In the last post on leadership, we saw how much importance all the organizations attached to encouraging and developing leadership among their constituencies. How do they apply that precept to themselves? Is it different from encouraging and developing leadership among the communities they serve? And how do they run or guide an organization, yet pay due regard to the notion of distributed leadership?
In most cases, encouraging leadership among staff and colleagues takes place informally. For Ikhala, that’s one of the virtues of being a small organization. ‘We all share the same office, we travel together and in those conversations, mentoring and coaching are almost organic so when people say “what’s your programme around mentoring?”, I don’t know what they mean,’ says Bernie Dolley. ‘It’s all as and how it happens.’ She acknowledges that this would be ‘very different in a bigger institution where you have to set time aside and that’s a huge difference in the way institutions are structured.’ She also doesn’t ‘think it’s difficult to encourage leadership if people are wanting to take the lead,’ and finds that this ‘has to be accompanied by mentoring or coaching because that’s the support that I get.’
At Neelan Tiruchelvam Trust, ‘staff are given additional responsibilities as they exhibit growth,’ says Ambika Satkunanathan as well as opportunities for professional development, such as study visits to other countries, the institution paying the fees for their further education etc.’
The Red Umbrella Fund is ‘participatory and activist/ community-led,’ says Nadia van der Linde. ‘Decisions are made largely by consensus in the Steering Committee.’ Like Ikhala, it has a small staff – ‘four paid staff with one coordinator who can make final decisions, but in reality the lines are short, and information and decision-making is shared or distributed as much as possible and relevant.’ Again, as with Ikhala, this tends to happen informally. ‘Most of the learning is by doing, through experience and seizing and getting opportunities to learn, and sharing insights, peer support and tips.’ In this way, for staff and for Steering Committee or Advisory Committee members, attention is paid to ‘peer learning, sharing opportunities’.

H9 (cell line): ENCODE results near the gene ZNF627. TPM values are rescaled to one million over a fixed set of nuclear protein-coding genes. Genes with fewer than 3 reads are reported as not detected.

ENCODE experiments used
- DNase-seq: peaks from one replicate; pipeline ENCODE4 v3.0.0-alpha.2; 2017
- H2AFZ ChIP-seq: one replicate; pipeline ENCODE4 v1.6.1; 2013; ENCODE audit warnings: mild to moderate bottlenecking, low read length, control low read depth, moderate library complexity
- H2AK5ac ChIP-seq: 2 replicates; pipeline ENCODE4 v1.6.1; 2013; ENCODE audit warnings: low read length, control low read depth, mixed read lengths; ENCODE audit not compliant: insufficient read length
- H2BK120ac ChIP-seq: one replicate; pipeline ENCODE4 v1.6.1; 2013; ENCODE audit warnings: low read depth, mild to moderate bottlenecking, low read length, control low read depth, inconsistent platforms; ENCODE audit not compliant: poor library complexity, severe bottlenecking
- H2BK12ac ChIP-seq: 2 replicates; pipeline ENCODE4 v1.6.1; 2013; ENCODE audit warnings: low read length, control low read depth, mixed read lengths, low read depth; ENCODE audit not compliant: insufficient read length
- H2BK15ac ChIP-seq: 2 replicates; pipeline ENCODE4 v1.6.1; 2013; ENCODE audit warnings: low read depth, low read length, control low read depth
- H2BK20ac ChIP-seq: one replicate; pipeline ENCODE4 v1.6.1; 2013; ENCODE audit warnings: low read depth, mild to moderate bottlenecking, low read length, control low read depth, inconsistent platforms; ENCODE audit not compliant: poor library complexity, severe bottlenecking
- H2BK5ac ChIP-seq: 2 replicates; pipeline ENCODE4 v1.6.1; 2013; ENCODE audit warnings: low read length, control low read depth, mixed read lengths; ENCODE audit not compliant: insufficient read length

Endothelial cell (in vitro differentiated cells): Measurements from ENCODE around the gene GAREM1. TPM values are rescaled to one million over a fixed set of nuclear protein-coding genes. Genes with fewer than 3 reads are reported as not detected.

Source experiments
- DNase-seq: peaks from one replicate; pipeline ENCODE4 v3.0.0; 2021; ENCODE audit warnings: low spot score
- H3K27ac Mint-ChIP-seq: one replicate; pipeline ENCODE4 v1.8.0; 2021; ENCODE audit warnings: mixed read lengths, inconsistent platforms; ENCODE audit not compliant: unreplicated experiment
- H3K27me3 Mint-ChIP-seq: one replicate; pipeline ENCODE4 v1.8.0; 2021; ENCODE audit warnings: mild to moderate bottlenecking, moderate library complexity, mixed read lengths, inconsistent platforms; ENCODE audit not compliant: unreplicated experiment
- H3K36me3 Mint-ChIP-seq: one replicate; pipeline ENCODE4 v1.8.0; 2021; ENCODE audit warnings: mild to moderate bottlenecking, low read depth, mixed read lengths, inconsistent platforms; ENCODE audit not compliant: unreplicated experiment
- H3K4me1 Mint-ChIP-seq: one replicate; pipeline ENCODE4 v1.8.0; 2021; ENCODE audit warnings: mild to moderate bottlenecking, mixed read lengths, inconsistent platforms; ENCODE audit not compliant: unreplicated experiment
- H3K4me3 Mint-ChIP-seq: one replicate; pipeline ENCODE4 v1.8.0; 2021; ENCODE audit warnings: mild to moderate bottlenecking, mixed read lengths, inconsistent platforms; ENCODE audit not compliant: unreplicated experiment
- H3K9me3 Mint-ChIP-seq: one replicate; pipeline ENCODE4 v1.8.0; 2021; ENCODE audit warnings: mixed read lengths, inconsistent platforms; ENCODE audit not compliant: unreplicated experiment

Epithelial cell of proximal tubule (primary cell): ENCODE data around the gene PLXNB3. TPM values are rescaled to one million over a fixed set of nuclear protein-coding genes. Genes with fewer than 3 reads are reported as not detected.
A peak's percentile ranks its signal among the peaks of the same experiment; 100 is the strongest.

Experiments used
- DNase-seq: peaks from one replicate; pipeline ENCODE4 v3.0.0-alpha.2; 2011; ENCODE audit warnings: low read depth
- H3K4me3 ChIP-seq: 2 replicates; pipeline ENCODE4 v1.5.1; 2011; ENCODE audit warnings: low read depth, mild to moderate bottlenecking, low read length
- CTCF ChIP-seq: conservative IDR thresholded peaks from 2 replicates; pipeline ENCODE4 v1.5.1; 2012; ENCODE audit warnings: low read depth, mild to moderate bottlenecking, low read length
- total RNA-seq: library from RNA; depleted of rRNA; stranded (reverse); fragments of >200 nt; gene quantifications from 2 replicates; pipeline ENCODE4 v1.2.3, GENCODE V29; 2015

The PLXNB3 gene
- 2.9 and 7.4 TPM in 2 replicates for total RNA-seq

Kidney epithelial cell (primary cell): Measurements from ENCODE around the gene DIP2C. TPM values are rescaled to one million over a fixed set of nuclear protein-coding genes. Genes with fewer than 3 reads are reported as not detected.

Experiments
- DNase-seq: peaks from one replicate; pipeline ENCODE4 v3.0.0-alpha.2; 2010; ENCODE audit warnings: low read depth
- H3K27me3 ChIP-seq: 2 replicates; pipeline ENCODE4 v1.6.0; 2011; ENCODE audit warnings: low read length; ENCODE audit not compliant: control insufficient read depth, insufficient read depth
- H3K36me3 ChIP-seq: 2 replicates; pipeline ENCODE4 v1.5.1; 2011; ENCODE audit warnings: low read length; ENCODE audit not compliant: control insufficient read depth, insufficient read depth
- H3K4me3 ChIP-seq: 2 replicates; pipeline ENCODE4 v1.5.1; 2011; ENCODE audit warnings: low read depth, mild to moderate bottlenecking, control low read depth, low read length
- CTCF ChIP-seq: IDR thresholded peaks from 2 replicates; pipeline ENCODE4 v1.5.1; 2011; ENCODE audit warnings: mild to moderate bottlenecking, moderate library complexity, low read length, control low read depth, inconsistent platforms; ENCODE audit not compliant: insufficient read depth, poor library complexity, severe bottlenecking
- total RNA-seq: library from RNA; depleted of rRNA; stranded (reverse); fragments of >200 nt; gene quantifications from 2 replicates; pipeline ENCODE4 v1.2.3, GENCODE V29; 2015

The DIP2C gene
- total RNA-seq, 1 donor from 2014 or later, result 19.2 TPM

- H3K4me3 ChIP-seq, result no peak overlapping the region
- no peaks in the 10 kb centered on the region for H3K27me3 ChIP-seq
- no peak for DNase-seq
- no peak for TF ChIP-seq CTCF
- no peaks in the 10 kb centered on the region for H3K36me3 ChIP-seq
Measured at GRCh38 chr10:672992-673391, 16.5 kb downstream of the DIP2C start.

How much of a distinction is there between leadership of an organization and leadership of a field? For Bernie Dolley, it’s a difference of degree, not in kind. ‘I think exercising leadership in an organization and in a community are basically the same, but on a different scale.’
What may make a difference, believes Martin Macwan, is the type of organization, its ‘genesis and history of the organization; the socio-cultural-political context in which it operates; the objectives, culture and value of the organization; and its understanding of power.’ He goes on: ‘in one model Power may be perceived as the ability of a person to influence thoughts and actions of others, while in another it may be understood as a means to dominate and dictate them. In an organization where all are treated as equals, both the elements; feedback and self-critique may be higher compared to an organization where decisions are valued as per hierarchical order with limited space for participation.’
Leadership vs management?
So, in a social change organisation, committed on principle to shared direction, where does leadership lie? Organizations need management. What happens if and when there is conflict between the two? Ambika Satkunanathan argues that ‘not every decision can, or even should be made via consensus. The way to avoid conflict,’ she feels, ‘is to be clear about which decisions should most definitely be open to participation by staff and are best arrived at through consensus, and which decisions should be made by the management and shared with staff.’
Moreover, Nadia van der Linde, draws an important distinction between leadership and management: ‘Management is a function, a task, that can take place at various levels and be part of various people’s responsibilities or roles in an office….Leaders or leadership can take place at any level, and can move around depending on circumstances or activity. There can be many “leaders” or people “taking leadership” or people “seen as having leadership” at the same time in a team. It can go hand in hand with the management, but doesn’t have to.’